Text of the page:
Tag Archive for autumn

Autumn Bestie: Delicata Squash Skillet Cornbread

I didn’t mean to take such a break from writing, but it came to find me, I suppose. Sometimes life is like that. Nanny Bert once told me, “If you wanna her God laugh, Sara, tell him your plans.” And so, that’s how it went. Gus died and I got quiet. Other things happened too:

Me and Ginger built a shed with our friend John.

I got good with a nail gun and looked like this most days.

The trees are putting on a big show where I run along the Green River.

AND, of course, I’ve been in the kitchen. Ginger’s garden was a hug success this season and I have plenty to work with. I am especially delighted by the hill of stowed delicata squash we have waiting for service. So when I saw this beautiful recipe for a pumpkin cornbread, I knew it was my shot to get in the game. I did a little dip and roll with the ingredients and between both our versions, I bet you can too. It’s so earthy and gorgeous for the season. I hope you enjoy. NOTE!!! Roast your squash before you make this. (pop the whole thing in the oven on 375 for 45 minutes.

Delicata Squash Skillet Cornbread
1c yellow cornmeal
1c oat flour
2t baking powder
1/4t alder smoked sea salt
1t Vietnamese cinnamon
1/4t nutmeg
1/2t pressed ginger juice
1/8 t ground cloves
1c plain whole milk yogurt
1 roasted delicata squash, seeded
1/3c pure maple syrup
1 egg
1 tablespoon melted coconut oil
1T vanilla extract
1 ground vanilla bean
1T butter


First You wanna get that 10″ skillet hot. Put it in the oven at 400 degrees while you do your thing. Mix together all your dry ingredients in one bowl, and whisk the wet ones in another. Then combine both bowls into a little cloud of heaven. Pull your hot skillet out, drop your butter into it and swirl it around so the sides and bottom are covered. Plop the batter into the skillet and bake for about 25 minutes or until your oven slightly browns the top. Wait for 10-15 minutes (THIS IS THE HARDEST PART OF THE RECIPE), slice it and serve warm. Preferably with someone you love. This could be yourself.

Maple Miso Delicata Squash with Chickpeas and Kale

I can’t tell you how many times I’ve sliced my hand open working with butternut squash. And don’t even get me started on the kabocha. I’ve since found a U-shaped peeler that makes these endeavors quicker, easier, and a whole lot less bloody, but before I made that discovery, there was the: (angels singing) Delicata squash.

I love this squash because you can bake the skin and eat it. Plus the edges come out like scalloped moons, lacy little things that look fancy. I suppose you’ve gathered by now that I really go for low-investment, high-yield kitchen work. I want a lot of flavor, pretty plates, and solid nutrition without breaking my back about it. Unless I’m throwing a party. Then I love to fuss. But just for the day-in, day-out kind of cooking, I like it fast and easy. I won’t make jokes about myself in college, but it’s tempting.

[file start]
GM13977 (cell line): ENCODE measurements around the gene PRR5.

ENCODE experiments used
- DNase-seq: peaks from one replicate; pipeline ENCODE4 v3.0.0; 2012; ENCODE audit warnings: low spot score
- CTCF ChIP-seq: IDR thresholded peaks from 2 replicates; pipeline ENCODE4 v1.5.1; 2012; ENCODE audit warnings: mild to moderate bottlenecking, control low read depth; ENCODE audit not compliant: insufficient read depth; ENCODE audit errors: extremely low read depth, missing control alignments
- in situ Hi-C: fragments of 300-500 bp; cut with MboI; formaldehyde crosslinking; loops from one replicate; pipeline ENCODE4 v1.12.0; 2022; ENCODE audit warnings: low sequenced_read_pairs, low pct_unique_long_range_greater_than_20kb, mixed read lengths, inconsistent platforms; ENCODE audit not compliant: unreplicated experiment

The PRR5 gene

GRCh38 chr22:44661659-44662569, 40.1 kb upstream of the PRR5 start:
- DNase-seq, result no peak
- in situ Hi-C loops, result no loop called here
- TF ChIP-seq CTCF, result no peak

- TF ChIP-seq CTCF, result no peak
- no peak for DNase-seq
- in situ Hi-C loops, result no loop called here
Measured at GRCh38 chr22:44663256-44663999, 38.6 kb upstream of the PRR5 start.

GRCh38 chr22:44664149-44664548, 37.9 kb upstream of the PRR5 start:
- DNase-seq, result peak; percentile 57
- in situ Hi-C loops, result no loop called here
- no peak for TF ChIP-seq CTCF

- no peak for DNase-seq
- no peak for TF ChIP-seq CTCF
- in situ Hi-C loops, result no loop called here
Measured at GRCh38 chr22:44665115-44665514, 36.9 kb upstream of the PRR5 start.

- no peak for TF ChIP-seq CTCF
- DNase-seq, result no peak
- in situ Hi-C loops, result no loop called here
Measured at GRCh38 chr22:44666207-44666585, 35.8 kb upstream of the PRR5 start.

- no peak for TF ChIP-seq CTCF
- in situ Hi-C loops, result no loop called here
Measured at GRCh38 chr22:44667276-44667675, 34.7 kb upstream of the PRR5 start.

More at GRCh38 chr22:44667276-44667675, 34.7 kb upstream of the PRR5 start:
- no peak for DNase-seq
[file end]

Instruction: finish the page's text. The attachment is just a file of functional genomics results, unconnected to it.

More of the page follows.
ANYHOW!!! Roasting a delicata squash is so easy. It’s delicious. It’s good looking. It’s cheap as hell, and it’s good for you. Great. Let’s cook some. I got this idea originally from this recipe over at Sprouted Kitchen. The original recipe is QUITE different from this and you can try that one next!

1c cooked chickpeas
1/2 bunch dino kale
1 delicata squash
1t chickpea miso
2t pure maple syrup
3T olive oil, separated
juice of 1 lemon, separated
1t toasted sesame oil
1T pumpkin seeds
1T crushed walnuts
crushed black peppercorns

Preheat your over to 400 degrees. Slice the squash open the long way and run a spoon along the inside to get rid of the seeds. Make 1/4 inch moons from both halves and toss them into a small mixing bowl. In another bowl, whisk together the miso, the syrup 2T olive oil and half the lemon juice. When the miso smoothes out, and the sauce to the squash and toss with your hands until covered. Turn out onto a baking sheet and sprinkle with black pepper. Cook at 400 for about 30 minutes. Toss it around once at about 20.

Meanwhile, slice your kale up into ribbons and put in a mixing bowl with the chickpeas, a dash of sea salt, a teaspoon of the olive oil that’s left and the rest of the lemon juice. Mix everything until it’s all covered with the liquid. Let it sit and the kale will soften.

In a skillet, use the rest of the olive oil and the toasted sesame oil to warm the seeds and the walnuts. Use a low heat and just until the sesame oil is fragrant. If you begin to hear sizzling, turn it down.

As soon as your squash is ready, add it to the kale and chickpeas and mix it all up. Then toss the warm seeds and walnuts in and mix again. Enjoy!!!